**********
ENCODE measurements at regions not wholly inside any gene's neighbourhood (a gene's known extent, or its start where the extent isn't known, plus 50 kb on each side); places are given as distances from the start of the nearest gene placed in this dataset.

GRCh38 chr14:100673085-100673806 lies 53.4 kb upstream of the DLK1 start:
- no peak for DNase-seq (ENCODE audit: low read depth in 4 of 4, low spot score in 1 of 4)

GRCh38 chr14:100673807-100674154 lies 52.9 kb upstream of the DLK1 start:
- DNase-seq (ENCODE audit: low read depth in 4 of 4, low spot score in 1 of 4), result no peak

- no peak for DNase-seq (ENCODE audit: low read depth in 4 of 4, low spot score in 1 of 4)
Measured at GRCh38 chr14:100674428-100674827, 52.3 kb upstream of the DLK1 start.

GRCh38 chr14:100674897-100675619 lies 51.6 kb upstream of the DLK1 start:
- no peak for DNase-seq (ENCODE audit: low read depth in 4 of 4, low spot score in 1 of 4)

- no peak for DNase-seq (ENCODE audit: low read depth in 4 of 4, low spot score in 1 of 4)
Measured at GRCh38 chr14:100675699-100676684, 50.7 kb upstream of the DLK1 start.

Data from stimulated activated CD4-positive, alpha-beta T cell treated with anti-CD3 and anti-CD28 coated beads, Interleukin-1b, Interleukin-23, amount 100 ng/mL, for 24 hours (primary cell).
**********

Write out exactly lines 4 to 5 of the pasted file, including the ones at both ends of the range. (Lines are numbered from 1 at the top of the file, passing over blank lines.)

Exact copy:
GRCh38 chr14:100673807-100674154 lies 52.9 kb upstream of the DLK1 start:
- DNase-seq (ENCODE audit: low read depth in 4 of 4, low spot score in 1 of 4), result no peak